Board of Elections commissioner: Voters shouldn't rely on postal system for mail-in votes if they don't have to

The general election is months away, but there could be some problems voting through the postal system.

News 12 Staff

Aug 17, 2020, 9:33 PM

Updated 1,375 days ago

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The general election is months away, but there could be some problems voting through the postal system.
With 78 days to go until Election Day, the Board of Elections in Westchester has never been busier.
But requesting a ballot the traditional way - as many people will do - will require a lot of interaction with the post office.
It requires four interactions with the post office. The Board of Election first mails people an application. Then voters have to mail it back. The Board of Elections will then mail out a ballot, which voters are required to mail back.
Reginald Lafayette, the Democratic Commissioner of the Board of Elections, said voters shouldn't rely on the U.S. postal system if they don't have to.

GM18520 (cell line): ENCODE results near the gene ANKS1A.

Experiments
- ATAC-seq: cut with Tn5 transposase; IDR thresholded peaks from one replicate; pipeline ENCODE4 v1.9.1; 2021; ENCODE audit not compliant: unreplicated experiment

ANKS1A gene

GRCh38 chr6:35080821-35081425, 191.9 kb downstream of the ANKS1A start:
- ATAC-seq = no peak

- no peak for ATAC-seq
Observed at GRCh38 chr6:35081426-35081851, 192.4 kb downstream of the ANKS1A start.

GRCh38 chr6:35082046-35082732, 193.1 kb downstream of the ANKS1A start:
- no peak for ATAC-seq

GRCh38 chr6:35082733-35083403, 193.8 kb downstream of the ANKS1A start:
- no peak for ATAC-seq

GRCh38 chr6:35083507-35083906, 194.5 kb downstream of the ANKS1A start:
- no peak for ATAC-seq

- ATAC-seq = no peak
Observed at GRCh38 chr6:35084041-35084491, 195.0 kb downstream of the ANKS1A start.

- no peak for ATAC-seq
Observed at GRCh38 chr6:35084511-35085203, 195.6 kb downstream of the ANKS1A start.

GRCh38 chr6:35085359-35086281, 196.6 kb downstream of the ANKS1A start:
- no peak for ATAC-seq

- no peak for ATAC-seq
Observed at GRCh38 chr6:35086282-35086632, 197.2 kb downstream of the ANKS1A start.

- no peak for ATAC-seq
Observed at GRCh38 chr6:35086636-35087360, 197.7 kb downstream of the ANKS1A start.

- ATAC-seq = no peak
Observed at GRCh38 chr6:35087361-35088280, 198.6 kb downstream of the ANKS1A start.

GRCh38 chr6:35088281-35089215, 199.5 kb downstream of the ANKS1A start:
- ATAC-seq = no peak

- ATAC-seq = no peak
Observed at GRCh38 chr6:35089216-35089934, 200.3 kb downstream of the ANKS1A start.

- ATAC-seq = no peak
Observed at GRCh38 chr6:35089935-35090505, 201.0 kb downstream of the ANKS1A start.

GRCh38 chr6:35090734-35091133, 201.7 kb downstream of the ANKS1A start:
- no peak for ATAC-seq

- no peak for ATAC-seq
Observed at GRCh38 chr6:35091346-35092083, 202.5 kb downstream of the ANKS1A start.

"If what I'm watching is halfway true, I'm concerned about the mail," he says.
Those who have concerns about the mail should know there are at least three ways to avoid dealing with the post office when voting.
The first is coming directly into the Board of Elections for starting in late September. Voters can go there to request a ballot application. Voters can get a ballot, fill it out and then they are done.
Residents can also vote early. There will be 17 locations across Westchester County where people can vote in person starting Oct. 24.
The other option is turning out to the polls on Nov. 3. There may be very long lines and potentially fewer polling precincts.
Officials say voters should make a plan and stick to it — and if they end up using the postal system, do everything as early as possible to avoid any problems.


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